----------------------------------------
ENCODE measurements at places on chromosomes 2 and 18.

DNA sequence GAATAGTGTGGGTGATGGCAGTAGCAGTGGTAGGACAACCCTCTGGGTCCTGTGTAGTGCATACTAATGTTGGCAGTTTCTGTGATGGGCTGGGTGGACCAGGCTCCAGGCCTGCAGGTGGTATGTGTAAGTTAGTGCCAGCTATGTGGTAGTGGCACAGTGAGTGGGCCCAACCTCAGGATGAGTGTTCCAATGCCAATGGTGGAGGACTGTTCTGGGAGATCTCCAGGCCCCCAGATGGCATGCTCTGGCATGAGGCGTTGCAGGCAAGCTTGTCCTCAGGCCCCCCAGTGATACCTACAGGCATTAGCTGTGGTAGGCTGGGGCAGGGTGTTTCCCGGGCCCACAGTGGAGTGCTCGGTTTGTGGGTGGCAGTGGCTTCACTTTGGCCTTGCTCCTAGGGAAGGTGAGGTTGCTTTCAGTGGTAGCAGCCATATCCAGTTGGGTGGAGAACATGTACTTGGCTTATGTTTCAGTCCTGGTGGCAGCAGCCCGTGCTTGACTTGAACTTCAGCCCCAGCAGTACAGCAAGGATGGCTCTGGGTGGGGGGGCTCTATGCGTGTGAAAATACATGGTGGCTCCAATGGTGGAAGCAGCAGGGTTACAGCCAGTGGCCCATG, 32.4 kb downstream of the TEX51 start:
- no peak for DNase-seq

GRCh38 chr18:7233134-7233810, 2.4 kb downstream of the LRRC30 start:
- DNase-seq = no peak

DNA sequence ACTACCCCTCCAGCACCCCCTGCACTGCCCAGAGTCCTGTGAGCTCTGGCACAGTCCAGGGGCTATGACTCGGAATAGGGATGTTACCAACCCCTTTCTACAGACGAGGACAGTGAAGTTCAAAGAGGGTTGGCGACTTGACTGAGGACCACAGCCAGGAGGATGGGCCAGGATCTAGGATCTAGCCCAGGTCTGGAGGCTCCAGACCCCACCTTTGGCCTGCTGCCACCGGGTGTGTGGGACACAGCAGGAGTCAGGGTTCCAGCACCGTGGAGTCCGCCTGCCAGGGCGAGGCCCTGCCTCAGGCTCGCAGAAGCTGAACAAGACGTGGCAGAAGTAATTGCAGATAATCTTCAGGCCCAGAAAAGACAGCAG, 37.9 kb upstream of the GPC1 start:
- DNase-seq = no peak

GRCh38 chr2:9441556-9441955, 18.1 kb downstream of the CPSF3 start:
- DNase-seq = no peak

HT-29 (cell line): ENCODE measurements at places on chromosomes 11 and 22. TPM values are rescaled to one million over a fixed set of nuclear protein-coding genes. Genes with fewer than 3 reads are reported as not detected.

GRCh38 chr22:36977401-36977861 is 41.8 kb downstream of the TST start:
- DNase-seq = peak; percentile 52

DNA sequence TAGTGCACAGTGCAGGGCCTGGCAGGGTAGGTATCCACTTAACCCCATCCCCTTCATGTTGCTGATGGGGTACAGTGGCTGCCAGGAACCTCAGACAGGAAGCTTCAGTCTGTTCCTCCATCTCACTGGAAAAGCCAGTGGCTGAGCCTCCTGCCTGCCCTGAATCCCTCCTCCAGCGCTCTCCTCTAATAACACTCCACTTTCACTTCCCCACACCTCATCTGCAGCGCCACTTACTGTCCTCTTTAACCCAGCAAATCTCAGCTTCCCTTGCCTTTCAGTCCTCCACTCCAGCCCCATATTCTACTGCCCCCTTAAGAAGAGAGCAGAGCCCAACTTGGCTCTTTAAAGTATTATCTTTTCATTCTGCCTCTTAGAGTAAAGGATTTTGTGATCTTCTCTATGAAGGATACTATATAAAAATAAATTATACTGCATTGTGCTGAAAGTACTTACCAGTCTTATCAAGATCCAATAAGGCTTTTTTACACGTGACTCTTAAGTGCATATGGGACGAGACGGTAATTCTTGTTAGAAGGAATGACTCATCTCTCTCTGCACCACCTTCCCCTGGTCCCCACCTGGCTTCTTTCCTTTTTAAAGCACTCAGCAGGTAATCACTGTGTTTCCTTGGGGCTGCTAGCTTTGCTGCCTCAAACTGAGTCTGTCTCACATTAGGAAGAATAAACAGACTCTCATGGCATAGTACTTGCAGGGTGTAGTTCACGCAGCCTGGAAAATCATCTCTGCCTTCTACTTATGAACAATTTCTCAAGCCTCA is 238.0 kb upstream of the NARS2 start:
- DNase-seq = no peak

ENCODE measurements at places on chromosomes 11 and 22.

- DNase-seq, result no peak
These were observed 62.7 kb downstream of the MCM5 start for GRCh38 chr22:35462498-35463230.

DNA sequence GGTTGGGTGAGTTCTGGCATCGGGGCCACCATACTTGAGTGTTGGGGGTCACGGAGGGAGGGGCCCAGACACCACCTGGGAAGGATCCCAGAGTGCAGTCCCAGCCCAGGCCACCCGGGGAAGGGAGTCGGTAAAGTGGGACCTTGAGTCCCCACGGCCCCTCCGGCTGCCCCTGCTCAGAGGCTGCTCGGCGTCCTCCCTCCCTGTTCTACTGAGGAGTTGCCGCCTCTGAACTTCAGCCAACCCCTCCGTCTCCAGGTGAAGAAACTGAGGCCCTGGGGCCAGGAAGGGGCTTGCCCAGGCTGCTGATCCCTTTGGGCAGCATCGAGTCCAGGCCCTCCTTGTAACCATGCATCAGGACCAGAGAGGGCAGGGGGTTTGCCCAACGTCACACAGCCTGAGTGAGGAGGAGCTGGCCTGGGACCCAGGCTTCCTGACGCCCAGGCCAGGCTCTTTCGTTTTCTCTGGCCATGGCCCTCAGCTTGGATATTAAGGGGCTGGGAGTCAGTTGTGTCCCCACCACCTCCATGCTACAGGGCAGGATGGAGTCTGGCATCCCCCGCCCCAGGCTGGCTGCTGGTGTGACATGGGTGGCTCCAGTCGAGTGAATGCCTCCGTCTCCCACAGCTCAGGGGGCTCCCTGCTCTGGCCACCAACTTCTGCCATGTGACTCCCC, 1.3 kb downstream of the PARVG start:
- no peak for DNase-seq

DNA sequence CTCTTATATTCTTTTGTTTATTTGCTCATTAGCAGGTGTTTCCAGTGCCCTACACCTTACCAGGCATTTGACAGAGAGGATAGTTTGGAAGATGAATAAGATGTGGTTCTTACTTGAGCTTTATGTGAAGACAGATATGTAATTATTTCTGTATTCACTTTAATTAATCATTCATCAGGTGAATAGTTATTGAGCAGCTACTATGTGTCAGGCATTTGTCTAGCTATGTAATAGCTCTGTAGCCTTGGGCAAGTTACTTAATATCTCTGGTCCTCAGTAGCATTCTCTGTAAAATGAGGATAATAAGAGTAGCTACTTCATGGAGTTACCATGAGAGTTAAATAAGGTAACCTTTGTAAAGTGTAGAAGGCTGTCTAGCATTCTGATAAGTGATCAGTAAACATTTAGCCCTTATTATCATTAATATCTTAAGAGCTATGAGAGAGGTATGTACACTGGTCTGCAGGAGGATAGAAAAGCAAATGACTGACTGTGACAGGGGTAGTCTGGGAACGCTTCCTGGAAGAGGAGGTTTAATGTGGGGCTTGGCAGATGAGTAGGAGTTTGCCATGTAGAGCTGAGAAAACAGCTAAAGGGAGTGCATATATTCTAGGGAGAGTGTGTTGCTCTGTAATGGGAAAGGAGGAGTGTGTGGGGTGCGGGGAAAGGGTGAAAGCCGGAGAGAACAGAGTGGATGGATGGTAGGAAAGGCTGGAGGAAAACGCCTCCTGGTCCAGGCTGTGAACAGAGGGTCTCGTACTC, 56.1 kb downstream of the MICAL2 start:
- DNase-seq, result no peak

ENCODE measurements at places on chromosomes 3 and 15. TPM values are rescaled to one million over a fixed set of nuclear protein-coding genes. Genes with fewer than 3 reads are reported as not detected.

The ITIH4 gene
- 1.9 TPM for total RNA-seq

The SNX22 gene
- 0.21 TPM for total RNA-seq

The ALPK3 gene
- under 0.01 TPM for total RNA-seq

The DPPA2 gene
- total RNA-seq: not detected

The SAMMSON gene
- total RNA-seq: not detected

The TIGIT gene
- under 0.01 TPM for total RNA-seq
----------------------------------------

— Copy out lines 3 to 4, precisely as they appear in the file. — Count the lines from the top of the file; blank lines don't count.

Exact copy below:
- no peak for DNase-seq

GRCh38 chr18:7233134-7233810, 2.4 kb downstream of the LRRC30 start: